The Blu-ray: Vital Disc Stats
Universal Studios Home Entertainment opens the doors of 'Jurassic World' with a two-disc Blu-ray combo package that includes a code for an UltraViolet Digital Copy. The Region Free, BD-50 disc sits comfortably on a panel opposite a DVD-9 copy of the movie. Both are housed inside a blue eco-elite keepcase with a glossy slipcover. The package also includes promotional material for collectible merchandise, videogames and the theme park ride. After several skippable trailers and promo videos, viewers are taken to a menu screen with the usual options along the left side, full-motion clips highlighting the action and music playing in the background.
The dinosaurs are unleashed and run rampant on Blu-ray with a fearsome reference-quality 1080p/AVC MPEG-4 encode that nicely adds to the movie's wow factor.
Shot with a combination of 35mm, System 65, and digital cameras, the freshly-minted transfer is at its demo-worthy finest, boasting stunning, razor-sharp clarity and details in every scene, including the fast-paced action moments, such as the now-infamous Owen riding with the raptors at night sequence. Individual hairs are distinct, and the textures of the fabric in the clothes are very well-defined and lifelike. Every little knobs and blinking light inside the control room is plainly visible while every leaf on trees, every blade of grass and every pebble on the jungle floor can practically be counted and discrete from the rest of the surrounding foliage. Facial complexions are highly revealing as well, showing every wrinkle and pore in the faces of the cast. Most impressive is the CG work done on each dinosaur because the video exposes the tiniest scar, blemish and fold on their rough reptilian skin, allowing the viewer to fully appreciate the amount of work and effort that went bringing these creatures to life.
Presented in its original and very uncommon 2.00:1 aspect ratio, the video is energized by a wide, sumptuous array of colors. Primaries lavish every frame with bold vivacity while a varied assortment of secondary hues provides warmth and animation. A crisp, brilliant contrast allows for extraordinary visibility in the distance, exposing the tops of trees along the hills and the fine lines of the various buildings scattered throughout the amusement park. From beginning to end, the image is awash with inky rich blacks, and delineation remains perceptible within the darkest portions of the frame. It's also worth mentioning I detected a couple instances of very trivial aliasing along the finest metallic lines on the exterior of buildings, but thankfully, it's nothing too egregious to completely ruin the film's enjoyment. In the end, John Schwartzman's photography simply looks stunning in nearly every scene, serving as a textbook example that reminds viewers of the possibilities of Blu-ray.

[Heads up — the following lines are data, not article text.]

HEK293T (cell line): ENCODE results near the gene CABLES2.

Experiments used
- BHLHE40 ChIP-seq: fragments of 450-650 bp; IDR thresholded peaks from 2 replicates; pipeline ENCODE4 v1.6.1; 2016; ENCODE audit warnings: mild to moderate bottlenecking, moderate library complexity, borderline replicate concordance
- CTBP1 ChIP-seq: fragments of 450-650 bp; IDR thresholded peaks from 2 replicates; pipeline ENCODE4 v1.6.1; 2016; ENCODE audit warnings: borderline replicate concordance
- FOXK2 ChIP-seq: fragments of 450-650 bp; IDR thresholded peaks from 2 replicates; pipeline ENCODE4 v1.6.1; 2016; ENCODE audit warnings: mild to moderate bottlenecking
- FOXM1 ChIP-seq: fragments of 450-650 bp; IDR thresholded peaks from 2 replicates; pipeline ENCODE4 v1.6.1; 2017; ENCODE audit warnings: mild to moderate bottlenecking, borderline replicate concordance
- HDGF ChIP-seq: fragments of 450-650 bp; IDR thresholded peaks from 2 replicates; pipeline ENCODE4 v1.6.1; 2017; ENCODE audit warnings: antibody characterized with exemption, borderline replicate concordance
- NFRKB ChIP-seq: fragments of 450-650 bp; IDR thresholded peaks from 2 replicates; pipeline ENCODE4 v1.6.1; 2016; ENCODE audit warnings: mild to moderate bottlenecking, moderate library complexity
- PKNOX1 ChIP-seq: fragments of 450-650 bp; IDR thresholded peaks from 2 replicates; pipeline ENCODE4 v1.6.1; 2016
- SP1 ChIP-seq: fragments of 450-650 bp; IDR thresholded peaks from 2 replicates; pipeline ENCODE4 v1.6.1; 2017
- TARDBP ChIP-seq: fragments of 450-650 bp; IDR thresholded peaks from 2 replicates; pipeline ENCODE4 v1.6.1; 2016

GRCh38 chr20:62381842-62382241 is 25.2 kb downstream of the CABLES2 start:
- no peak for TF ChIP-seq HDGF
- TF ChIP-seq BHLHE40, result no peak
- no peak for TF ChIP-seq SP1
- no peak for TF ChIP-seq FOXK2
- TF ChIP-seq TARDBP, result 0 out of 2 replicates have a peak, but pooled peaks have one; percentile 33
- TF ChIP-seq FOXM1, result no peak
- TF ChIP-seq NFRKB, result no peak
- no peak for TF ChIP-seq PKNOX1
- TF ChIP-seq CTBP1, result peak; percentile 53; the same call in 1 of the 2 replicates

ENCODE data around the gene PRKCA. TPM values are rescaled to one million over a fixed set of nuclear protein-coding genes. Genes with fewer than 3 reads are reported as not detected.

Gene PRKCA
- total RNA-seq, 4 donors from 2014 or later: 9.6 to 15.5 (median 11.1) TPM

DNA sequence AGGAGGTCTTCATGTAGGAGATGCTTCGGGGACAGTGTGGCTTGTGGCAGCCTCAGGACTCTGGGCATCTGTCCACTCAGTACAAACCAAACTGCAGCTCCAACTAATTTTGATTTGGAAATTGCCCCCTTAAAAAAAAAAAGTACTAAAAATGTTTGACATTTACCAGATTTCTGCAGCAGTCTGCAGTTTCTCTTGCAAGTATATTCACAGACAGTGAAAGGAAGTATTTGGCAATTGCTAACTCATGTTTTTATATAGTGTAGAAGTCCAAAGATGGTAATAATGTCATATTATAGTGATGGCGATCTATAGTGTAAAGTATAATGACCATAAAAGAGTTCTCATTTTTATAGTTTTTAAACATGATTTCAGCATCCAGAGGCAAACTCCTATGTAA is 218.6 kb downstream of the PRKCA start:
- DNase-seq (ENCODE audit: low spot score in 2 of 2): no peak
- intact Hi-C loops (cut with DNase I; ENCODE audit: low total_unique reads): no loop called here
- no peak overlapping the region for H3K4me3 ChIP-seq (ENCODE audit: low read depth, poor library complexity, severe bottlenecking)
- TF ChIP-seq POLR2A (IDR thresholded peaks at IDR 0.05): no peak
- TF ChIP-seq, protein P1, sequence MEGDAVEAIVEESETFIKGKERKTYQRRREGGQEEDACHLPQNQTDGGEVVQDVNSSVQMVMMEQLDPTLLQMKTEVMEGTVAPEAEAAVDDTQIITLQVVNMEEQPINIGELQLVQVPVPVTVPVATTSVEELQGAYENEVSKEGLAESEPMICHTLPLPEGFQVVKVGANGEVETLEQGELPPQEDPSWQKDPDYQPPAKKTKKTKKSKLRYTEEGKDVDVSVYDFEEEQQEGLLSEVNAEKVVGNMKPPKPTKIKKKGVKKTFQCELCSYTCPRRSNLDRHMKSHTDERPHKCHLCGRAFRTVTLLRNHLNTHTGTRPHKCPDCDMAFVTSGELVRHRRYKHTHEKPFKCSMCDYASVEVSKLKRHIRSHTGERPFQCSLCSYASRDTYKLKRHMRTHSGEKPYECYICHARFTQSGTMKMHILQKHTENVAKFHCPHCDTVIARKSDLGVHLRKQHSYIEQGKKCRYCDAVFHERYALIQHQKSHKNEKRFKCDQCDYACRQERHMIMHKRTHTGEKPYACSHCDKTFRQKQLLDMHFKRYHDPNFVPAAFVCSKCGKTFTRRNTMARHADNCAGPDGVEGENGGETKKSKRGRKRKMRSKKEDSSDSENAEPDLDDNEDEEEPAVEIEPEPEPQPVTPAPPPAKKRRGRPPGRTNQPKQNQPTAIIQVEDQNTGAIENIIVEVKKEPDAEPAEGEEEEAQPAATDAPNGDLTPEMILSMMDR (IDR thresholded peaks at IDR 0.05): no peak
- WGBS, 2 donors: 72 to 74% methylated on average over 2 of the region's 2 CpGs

On a side note, the 2.00:1 aspect ratio, a format originally proposed by cinematographer Vittorio Storaro as a universal standard, which he coined as "Univisium," is an image size director Colin Trevorrow and Schwartzman believed as the most effective for creating the desired wow factor on all available screen types, from the home standard of 1.78:1 to the IMAX. For CIH enthusiasts, this means having to make a few adjustments that remove the top and bottom black bars, and after making such alterations on my system, which ended up with small black bars on the left and right of the screen, I was able to fully enjoy the movie as the filmmaker's intended.
The massive summer blockbuster also stomps and roars its way to Blu-ray with a monstrously spectacular DTS-HD Master Audio soundtrack that will leave your house trembling in fear of the Jurassic battle. Simply put, the track easily ranks as one of the best audio presentations of the year, along with the hands-down winner 'Mad Max: Fury Road.'
The sound designer, mixer and the entire department should be commended for their work, because the lossless mix is phenomenal, offering distinct clarity and superb definition in the mid-range, generating a brilliantly wide and engaging soundstage. The tiniest popping crunch of bone, the snapping crack of tree branches and the rustling of leaves is distinctly heard while the sharp stomping sounds of dinosaur claws on dirt and concrete is extraordinarily detailed, sometimes echoing throughout the room. The upper ranges during human versus dino battle or the climatic fight with Indominus versus the T-rex never falter but cleanly precise without a hint of distortion, allowing for every scream, wail and thunderous roar to be heard above the chaos while the dialogue remains intelligible throughout. I particularly enjoyed the amazing clarity in the raptor calls and every time Blue tapped its extra-long nail on the ground.
Along with a fantastic, spacious soundstage, bass astounds with deep, unrestrained palpability, adding tremendous depth and weight to Indominus Rex's every stomp, the explosive action and the final clash for the king of the dinosaurs. The low end awesomely jolts the senses by digging into the ultra-low depths, incredibly powerful and robust enough to rattle walls, rumble the couch and really test the capabilities of your subwoofer (bass chart). As would be expected from an actioner of this magnitude, rear activity satisfies on every level. Surrounding the listener with fluid movement and panning, the lossless mix delivers a variety of subtle ambient effects in every scene with the hybrid dino stealthily moving among the trees and the eventual mayhem it wreaks, such as the pterodactyls descending upon unsuspecting visitors, creating a stunningly immersive 360° soundfield. Again, this latest entry in the 'Jurassic' franchise arrives with a marvelous, reference-quality soundtrack that's sure to please.
The epitome of the summer popcorn blockbuster event, 'Jurassic World' delivers on its promise of satisfying "leave your brain at the door" consumer product with larger-than-life spectacle and CG razzle-dazzle. Starring Christ Pratt, Bryce Dallas Howard and a herd of wild dinosaurs, the movie offers easy, uncomplicated entertainment with hints of self-awareness, adding a bit of tongue-in-cheek comedy. The Blu-ray arrives as a two-disc set with a fantastic, reference-quality audio and video presentation that's sure to make owners feel like they're in the middle of the action. With a small but decently informative collection of assortments, the overall package is recommended.